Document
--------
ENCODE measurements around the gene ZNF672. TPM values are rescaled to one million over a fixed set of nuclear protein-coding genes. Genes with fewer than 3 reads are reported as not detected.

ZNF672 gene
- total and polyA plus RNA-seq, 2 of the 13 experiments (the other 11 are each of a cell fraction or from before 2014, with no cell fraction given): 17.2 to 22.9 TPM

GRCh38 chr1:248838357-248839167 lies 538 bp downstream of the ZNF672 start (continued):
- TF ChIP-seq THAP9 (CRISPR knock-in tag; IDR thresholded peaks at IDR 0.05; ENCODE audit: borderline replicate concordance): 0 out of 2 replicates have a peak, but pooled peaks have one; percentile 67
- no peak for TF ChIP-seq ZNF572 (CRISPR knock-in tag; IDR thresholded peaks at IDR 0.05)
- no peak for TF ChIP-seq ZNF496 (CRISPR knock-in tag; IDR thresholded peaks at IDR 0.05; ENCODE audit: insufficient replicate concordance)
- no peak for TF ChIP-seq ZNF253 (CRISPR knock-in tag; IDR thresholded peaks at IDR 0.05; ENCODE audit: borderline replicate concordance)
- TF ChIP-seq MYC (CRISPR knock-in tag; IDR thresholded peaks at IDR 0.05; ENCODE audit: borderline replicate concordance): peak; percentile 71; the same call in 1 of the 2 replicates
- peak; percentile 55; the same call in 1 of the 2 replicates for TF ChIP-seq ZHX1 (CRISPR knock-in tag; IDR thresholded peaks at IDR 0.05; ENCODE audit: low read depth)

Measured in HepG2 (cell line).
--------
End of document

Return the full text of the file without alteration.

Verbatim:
ENCODE measurements around the gene ZNF672. TPM values are rescaled to one million over a fixed set of nuclear protein-coding genes. Genes with fewer than 3 reads are reported as not detected.

ZNF672 gene
- total and polyA plus RNA-seq, 2 of the 13 experiments (the other 11 are each of a cell fraction or from before 2014, with no cell fraction given): 17.2 to 22.9 TPM

GRCh38 chr1:248838357-248839167 lies 538 bp downstream of the ZNF672 start (continued):
- TF ChIP-seq THAP9 (CRISPR knock-in tag; IDR thresholded peaks at IDR 0.05; ENCODE audit: borderline replicate concordance): 0 out of 2 replicates have a peak, but pooled peaks have one; percentile 67
- no peak for TF ChIP-seq ZNF572 (CRISPR knock-in tag; IDR thresholded peaks at IDR 0.05)
- no peak for TF ChIP-seq ZNF496 (CRISPR knock-in tag; IDR thresholded peaks at IDR 0.05; ENCODE audit: insufficient replicate concordance)
- no peak for TF ChIP-seq ZNF253 (CRISPR knock-in tag; IDR thresholded peaks at IDR 0.05; ENCODE audit: borderline replicate concordance)
- TF ChIP-seq MYC (CRISPR knock-in tag; IDR thresholded peaks at IDR 0.05; ENCODE audit: borderline replicate concordance): peak; percentile 71; the same call in 1 of the 2 replicates
- peak; percentile 55; the same call in 1 of the 2 replicates for TF ChIP-seq ZHX1 (CRISPR knock-in tag; IDR thresholded peaks at IDR 0.05; ENCODE audit: low read depth)

Measured in HepG2 (cell line).